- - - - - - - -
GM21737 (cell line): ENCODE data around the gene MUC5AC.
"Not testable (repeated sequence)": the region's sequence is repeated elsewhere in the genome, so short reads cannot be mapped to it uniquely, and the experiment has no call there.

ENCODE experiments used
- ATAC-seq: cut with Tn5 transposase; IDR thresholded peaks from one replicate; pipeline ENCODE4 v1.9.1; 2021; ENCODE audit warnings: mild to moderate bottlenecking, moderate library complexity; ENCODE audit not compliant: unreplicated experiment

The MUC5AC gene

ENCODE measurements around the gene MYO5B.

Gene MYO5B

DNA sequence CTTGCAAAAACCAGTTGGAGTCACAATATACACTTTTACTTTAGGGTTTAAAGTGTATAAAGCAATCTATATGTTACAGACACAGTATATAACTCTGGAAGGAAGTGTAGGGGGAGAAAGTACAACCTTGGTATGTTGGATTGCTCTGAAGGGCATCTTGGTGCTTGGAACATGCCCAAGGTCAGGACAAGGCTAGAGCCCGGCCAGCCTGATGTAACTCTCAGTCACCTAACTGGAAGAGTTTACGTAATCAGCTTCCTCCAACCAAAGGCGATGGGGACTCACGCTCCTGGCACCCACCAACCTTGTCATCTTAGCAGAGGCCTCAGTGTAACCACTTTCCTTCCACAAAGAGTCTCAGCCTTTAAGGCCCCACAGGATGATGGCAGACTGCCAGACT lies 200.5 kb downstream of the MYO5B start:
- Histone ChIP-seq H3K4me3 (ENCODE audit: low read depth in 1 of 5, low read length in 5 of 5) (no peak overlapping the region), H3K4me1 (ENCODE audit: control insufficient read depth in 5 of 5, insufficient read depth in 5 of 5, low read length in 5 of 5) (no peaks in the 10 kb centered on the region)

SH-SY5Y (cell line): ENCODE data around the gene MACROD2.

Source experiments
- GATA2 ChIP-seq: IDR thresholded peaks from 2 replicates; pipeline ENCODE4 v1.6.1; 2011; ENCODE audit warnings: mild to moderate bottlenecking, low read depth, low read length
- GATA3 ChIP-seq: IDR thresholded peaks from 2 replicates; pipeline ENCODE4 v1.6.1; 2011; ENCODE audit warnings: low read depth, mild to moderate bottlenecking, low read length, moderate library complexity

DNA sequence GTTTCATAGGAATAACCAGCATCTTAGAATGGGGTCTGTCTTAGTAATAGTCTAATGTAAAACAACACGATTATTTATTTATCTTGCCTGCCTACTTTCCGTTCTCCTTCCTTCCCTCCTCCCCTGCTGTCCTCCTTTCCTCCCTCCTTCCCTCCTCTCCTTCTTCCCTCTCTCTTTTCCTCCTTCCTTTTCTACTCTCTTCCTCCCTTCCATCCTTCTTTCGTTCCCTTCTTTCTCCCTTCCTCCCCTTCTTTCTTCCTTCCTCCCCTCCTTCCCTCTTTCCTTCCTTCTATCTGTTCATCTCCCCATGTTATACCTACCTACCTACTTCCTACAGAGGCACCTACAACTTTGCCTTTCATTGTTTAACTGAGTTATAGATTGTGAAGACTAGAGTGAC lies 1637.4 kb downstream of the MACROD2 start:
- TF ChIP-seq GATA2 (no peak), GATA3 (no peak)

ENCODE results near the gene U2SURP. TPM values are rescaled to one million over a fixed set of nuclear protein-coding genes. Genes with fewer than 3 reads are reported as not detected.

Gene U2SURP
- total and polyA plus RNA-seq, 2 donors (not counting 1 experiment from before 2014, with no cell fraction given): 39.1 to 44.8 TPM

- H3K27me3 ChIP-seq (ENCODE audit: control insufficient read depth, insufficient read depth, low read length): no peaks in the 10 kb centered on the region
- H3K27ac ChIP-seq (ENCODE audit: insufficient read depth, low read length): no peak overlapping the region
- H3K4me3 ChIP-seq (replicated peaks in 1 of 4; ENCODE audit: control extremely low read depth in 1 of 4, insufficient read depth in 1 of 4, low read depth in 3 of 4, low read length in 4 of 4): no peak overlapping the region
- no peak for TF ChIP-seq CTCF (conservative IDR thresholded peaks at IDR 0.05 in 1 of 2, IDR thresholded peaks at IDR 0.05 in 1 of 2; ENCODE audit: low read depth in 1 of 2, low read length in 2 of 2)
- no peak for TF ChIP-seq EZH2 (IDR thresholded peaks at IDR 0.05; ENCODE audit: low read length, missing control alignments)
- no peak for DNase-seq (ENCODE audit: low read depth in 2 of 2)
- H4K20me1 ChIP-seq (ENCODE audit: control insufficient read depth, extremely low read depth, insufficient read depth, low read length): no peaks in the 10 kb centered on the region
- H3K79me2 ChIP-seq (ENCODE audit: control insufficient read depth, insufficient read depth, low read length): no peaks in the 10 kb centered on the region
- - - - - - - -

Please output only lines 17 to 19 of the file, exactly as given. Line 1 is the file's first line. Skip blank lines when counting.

Gene U2SURP
- total and polyA plus RNA-seq, 2 donors (not counting 1 experiment from before 2014, with no cell fraction given): 39.1 to 44.8 TPM

- H3K27me3 ChIP-seq (ENCODE audit: control insufficient read depth, insufficient read depth, low read length): no peaks in the 10 kb centered on the region